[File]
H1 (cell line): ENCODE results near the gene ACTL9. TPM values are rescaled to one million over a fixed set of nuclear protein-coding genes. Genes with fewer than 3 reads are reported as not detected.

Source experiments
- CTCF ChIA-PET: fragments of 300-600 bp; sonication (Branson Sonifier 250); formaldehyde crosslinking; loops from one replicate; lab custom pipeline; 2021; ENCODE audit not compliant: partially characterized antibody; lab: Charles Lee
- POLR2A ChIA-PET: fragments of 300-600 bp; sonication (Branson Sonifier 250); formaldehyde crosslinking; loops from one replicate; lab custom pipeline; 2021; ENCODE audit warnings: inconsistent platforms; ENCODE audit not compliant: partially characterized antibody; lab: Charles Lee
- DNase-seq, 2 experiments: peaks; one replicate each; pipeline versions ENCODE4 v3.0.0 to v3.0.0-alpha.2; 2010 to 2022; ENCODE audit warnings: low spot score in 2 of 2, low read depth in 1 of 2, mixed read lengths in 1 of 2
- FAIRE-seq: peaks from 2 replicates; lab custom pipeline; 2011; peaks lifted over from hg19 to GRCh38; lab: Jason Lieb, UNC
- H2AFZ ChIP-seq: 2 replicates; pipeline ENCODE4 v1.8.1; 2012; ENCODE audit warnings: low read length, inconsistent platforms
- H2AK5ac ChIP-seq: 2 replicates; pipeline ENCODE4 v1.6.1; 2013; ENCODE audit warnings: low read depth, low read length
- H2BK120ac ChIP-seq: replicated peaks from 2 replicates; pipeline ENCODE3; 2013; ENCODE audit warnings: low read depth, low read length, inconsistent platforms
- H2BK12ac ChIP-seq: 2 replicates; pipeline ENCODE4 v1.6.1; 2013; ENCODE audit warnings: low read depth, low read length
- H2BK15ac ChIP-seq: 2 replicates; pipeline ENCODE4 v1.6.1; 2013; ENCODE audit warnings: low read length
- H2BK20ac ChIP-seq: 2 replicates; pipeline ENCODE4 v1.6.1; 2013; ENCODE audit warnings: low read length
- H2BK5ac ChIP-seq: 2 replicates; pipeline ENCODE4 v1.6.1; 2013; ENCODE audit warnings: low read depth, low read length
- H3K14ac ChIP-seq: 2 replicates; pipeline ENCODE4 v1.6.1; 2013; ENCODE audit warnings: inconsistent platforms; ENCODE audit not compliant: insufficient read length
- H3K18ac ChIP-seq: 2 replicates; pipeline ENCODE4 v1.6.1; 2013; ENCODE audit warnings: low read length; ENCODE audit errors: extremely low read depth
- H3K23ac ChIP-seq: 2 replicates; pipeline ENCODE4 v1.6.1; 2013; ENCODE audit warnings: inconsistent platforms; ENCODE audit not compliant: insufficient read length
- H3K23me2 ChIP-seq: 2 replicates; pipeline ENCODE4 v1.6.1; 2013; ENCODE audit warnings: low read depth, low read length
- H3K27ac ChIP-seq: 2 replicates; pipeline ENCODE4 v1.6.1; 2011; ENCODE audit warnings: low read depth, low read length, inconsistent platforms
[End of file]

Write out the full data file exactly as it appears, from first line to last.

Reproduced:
H1 (cell line): ENCODE results near the gene ACTL9. TPM values are rescaled to one million over a fixed set of nuclear protein-coding genes. Genes with fewer than 3 reads are reported as not detected.

Source experiments
- CTCF ChIA-PET: fragments of 300-600 bp; sonication (Branson Sonifier 250); formaldehyde crosslinking; loops from one replicate; lab custom pipeline; 2021; ENCODE audit not compliant: partially characterized antibody; lab: Charles Lee
- POLR2A ChIA-PET: fragments of 300-600 bp; sonication (Branson Sonifier 250); formaldehyde crosslinking; loops from one replicate; lab custom pipeline; 2021; ENCODE audit warnings: inconsistent platforms; ENCODE audit not compliant: partially characterized antibody; lab: Charles Lee
- DNase-seq, 2 experiments: peaks; one replicate each; pipeline versions ENCODE4 v3.0.0 to v3.0.0-alpha.2; 2010 to 2022; ENCODE audit warnings: low spot score in 2 of 2, low read depth in 1 of 2, mixed read lengths in 1 of 2
- FAIRE-seq: peaks from 2 replicates; lab custom pipeline; 2011; peaks lifted over from hg19 to GRCh38; lab: Jason Lieb, UNC
- H2AFZ ChIP-seq: 2 replicates; pipeline ENCODE4 v1.8.1; 2012; ENCODE audit warnings: low read length, inconsistent platforms
- H2AK5ac ChIP-seq: 2 replicates; pipeline ENCODE4 v1.6.1; 2013; ENCODE audit warnings: low read depth, low read length
- H2BK120ac ChIP-seq: replicated peaks from 2 replicates; pipeline ENCODE3; 2013; ENCODE audit warnings: low read depth, low read length, inconsistent platforms
- H2BK12ac ChIP-seq: 2 replicates; pipeline ENCODE4 v1.6.1; 2013; ENCODE audit warnings: low read depth, low read length
- H2BK15ac ChIP-seq: 2 replicates; pipeline ENCODE4 v1.6.1; 2013; ENCODE audit warnings: low read length
- H2BK20ac ChIP-seq: 2 replicates; pipeline ENCODE4 v1.6.1; 2013; ENCODE audit warnings: low read length
- H2BK5ac ChIP-seq: 2 replicates; pipeline ENCODE4 v1.6.1; 2013; ENCODE audit warnings: low read depth, low read length
- H3K14ac ChIP-seq: 2 replicates; pipeline ENCODE4 v1.6.1; 2013; ENCODE audit warnings: inconsistent platforms; ENCODE audit not compliant: insufficient read length
- H3K18ac ChIP-seq: 2 replicates; pipeline ENCODE4 v1.6.1; 2013; ENCODE audit warnings: low read length; ENCODE audit errors: extremely low read depth
- H3K23ac ChIP-seq: 2 replicates; pipeline ENCODE4 v1.6.1; 2013; ENCODE audit warnings: inconsistent platforms; ENCODE audit not compliant: insufficient read length
- H3K23me2 ChIP-seq: 2 replicates; pipeline ENCODE4 v1.6.1; 2013; ENCODE audit warnings: low read depth, low read length
- H3K27ac ChIP-seq: 2 replicates; pipeline ENCODE4 v1.6.1; 2011; ENCODE audit warnings: low read depth, low read length, inconsistent platforms